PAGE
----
On Writing Slumps and Swimming in Circles

I’ve been in a writing slump.

Writing books. Writing blog posts. It’s why I haven’t been around much on Wonkomance. In fact, I didn’t have a post for today, so I decided to talk about… not writing.

The standard advice for such a slump is to write anyway. Write crap. Then you’ll have something on the page, and then you can revise that something, and thus produce a viable book. Except I’ve been doing this author thing for a few years now. I’ve tried that, more than once. And the writing that comes out is more often not salvageable.

Not salvageable for me, anyway. I can’t infuse voice into a book that has none. I could sit here and fill out a plot worksheet and GMC, and I do, but I can’t give a character a voice… ergo, slump.

There’s one book in particular I’ve been not writing. I’ve been muddling through and banging on and generally circling it, but not writing it. Because it’s due so that makes it kinda important. Okay, a lot important. I have about ten beginnings for this not written book.

So I guess it’s not really not writing. It’s not writing anything good. Or writing and then starting over repeatedly.

It’s not finishing.

I’ve still been reading. Sometimes I feel guilty about that that, because that’s time I could spend writing. Well, some of it. A lot of reading happens right before bed or when I’m out waiting, and therefore not writing time anyway.

But I know the day I stop reading I’m in even bigger trouble. I’m trying to read more indie books. More “cracktastic” books. Books that don’t have as much polish but work because of the story. I need to get back to storytelling.

I am not a plotter.

The word panster has always struck me as weird. I don’t identify with it. I’m almost never wearing pants when I write, and flying by the seat of them? No, not really. Even when it’s going well, writing doesn’t feel like flying.

Writing has always felt more like swimming, like diving underwater. The thing about a lost city is it’s already there, I’m just finding it.

Except when I’m not…

I’ve started this blog post five times. Because that’s just me right now. I can’t write, can’t finish, can’t find the damn story. Seriously, why is it so murky down here? Is that a shark?

I think I need to go up for air again.

I think I need to start over again.

Has anyone been in this place before? Any tips for getting out? Or, like, cookies. If you had cookies that’d be nice, because then we could eat cookies.


About Amber Lin

Amber Lin writes sexy romance about messed up people, because everyone deserves a happy ending. Find her books or sign up for the newsletter at her website authoramberlin.com.
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4 Responses to On Writing Slumps and Swimming in Circles

  1. Sometimes I don’t have the emotional/mental energy to dive in.

    That’s what not writing looks like for me. It’s just, I can’t. It’s not that I don’t know how writing works or how writer’s block works or about any of the ways we self-sabotage. It’s that I can’t.

    I don’t have the energy reserves and swimming underwater is hard.

  2. Sarah Wynde says:

    Love, love, love. I will bake you cookies. They will be weird healthy cookies because I’m off gluten at the moment, but still cookies for all that.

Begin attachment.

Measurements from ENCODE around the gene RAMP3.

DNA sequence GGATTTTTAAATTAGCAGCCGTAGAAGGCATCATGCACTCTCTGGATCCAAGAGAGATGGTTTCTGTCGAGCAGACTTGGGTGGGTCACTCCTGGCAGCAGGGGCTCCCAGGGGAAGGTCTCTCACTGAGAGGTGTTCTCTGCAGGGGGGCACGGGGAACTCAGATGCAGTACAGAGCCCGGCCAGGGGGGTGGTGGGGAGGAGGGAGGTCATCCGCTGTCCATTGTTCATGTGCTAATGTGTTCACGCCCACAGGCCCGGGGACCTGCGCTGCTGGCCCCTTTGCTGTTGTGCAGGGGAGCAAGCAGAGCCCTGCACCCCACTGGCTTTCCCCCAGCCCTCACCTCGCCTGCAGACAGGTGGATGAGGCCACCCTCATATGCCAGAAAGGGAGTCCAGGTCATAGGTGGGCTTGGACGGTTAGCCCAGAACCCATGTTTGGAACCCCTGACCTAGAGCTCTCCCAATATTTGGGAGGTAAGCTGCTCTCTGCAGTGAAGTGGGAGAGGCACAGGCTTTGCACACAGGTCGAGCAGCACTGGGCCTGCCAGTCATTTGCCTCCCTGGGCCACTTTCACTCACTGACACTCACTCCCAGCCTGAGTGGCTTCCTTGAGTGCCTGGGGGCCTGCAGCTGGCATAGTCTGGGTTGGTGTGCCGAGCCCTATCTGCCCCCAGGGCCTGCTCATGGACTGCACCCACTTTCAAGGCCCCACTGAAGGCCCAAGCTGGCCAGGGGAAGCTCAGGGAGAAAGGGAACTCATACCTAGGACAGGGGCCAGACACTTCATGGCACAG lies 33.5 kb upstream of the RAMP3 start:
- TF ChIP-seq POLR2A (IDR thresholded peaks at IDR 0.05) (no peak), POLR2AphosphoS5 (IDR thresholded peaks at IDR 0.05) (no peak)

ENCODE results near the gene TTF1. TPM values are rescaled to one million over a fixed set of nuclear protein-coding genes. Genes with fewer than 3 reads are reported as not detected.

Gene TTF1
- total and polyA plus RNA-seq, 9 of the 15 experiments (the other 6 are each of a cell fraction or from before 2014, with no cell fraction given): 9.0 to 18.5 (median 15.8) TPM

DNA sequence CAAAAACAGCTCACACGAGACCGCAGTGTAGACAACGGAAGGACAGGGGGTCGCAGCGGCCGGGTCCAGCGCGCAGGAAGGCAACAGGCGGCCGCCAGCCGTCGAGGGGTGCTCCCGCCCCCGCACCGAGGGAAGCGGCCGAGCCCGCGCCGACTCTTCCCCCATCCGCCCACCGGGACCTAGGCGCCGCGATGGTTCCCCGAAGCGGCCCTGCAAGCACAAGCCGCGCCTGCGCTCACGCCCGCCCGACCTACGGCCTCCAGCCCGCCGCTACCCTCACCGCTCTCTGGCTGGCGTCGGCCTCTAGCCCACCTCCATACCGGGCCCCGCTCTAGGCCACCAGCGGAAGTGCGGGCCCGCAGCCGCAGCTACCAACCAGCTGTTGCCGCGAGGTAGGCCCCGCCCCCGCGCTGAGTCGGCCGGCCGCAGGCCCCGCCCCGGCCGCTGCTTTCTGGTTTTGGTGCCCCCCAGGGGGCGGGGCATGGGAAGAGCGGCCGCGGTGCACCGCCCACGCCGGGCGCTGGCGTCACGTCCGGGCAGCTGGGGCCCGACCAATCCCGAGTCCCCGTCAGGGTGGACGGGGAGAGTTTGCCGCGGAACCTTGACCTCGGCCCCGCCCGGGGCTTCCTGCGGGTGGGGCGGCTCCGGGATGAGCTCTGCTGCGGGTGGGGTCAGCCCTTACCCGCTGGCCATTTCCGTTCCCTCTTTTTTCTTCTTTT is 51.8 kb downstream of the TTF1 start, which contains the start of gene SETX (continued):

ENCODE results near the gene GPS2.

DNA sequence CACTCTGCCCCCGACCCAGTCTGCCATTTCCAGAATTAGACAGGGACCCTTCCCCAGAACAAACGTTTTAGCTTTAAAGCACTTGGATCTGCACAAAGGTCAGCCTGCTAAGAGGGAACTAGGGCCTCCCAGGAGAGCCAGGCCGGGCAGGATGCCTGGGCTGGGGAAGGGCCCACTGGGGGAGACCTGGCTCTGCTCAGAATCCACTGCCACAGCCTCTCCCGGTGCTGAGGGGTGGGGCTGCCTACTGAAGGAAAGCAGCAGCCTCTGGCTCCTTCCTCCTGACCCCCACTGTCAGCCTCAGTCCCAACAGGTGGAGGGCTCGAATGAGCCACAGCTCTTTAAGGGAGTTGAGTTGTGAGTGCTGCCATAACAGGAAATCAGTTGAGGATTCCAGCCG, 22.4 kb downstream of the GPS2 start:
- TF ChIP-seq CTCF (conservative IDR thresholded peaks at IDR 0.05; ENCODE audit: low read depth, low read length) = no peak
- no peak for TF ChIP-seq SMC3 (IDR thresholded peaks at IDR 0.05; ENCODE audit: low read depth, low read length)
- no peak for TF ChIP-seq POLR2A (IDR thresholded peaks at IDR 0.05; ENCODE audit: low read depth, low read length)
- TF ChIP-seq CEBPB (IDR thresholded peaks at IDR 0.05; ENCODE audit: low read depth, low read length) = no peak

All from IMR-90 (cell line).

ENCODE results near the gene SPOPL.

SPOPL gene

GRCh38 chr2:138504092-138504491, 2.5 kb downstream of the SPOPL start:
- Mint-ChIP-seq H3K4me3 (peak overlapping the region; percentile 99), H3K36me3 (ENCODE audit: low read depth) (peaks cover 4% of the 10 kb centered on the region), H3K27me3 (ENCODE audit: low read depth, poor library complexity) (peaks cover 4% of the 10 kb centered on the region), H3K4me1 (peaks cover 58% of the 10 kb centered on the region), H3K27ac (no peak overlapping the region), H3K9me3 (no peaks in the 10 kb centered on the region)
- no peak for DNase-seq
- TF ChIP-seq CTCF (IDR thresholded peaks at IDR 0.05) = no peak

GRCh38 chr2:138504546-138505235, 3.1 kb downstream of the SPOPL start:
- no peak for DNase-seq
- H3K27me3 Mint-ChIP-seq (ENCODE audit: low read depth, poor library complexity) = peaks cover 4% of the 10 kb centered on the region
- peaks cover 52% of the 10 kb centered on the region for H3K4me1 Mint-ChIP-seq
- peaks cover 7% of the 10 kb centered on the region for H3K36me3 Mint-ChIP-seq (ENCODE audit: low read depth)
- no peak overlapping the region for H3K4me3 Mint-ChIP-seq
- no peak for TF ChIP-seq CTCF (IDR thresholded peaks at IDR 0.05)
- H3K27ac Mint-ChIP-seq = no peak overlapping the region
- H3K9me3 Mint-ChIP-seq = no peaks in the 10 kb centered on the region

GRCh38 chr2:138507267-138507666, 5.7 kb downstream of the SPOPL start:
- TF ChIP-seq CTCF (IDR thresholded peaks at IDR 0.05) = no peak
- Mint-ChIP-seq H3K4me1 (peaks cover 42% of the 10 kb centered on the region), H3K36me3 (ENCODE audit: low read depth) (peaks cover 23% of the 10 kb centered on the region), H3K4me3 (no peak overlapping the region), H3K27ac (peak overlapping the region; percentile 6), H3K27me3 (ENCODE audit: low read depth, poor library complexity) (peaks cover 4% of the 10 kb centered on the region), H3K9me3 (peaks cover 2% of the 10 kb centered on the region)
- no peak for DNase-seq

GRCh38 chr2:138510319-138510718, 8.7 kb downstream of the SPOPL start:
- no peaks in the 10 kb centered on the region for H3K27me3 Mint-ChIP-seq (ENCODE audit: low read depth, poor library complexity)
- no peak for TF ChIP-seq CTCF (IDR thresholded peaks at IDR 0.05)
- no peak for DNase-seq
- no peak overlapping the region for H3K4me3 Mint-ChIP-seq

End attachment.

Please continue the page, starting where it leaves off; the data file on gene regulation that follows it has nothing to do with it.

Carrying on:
I’m so jealous of the people who can just write, write, write. I wish I could. I want to. I aspire to be one of those people. But I’m just not. There’s some oft-quoted line about if you write 1000 words a day, at the end of a year, you’ll have 5 books. Me, at the end of that year, will have 300,000 words of utter crap and maybe one book, if I’m lucky.

    But this is the only secret I know: write every day anyway. Even if the words are utter crap, even if they are terrible, even if they’re the worst spew that anyone has ever put on a page or screen, write them anyway. Last year, after 20 months when every word I wrote was ground out like the steps at the 13th mile of a marathon, I was forcing myself to write every day, crap though it was, when a story came spilling out that is possibly my favorite thing I’ve ever written, funny and complicated and imaginative and crazy. Every day writing it was a joy. It was like I imagine surfing to be, catching a wave and riding high, glorious speed and fun. But you can’t catch a wave unless you’re in the water, and sometimes the water is cold and miserable.

    (I should probably, as a slight side note, mention that the ground-out words, painful as they were, did turn into a book that currently has 60 5-star reviews on Amazon, proving that we also aren’t necessarily the best judges of our own words but also further demonstrating the value of writing every day even when you think it sucks.)

  3. Elinor Aspen says:

    It sometimes helps me get out of a slump to approach writing from a completely different angle. I give myself a short writing assignment with a specific format that is different from what I have been trying to work on, like “write a novella in completely epistolary format” or “write a paranormal romance short story based on the Cupid and Psyche myth”. The structure of the assignment gives me a starting point and helps me focus my efforts.

  4. Cate Ellink says:

    *hands you a huge bag of cookies*

    Thanks for also having slumps. I have slumps. To get through them I walk away from writing for a few days. Stop thinking about what I can’t do, and go do something for fun. Sometimes I go for more than a few days.

    My solution isn’t very professional but it works for me. Sometimes my brain needs a holiday away from words and keyboards and itself.

    Good luck at de-slumping. May your underwater world become clear and warm and beautiful.

    Cate xox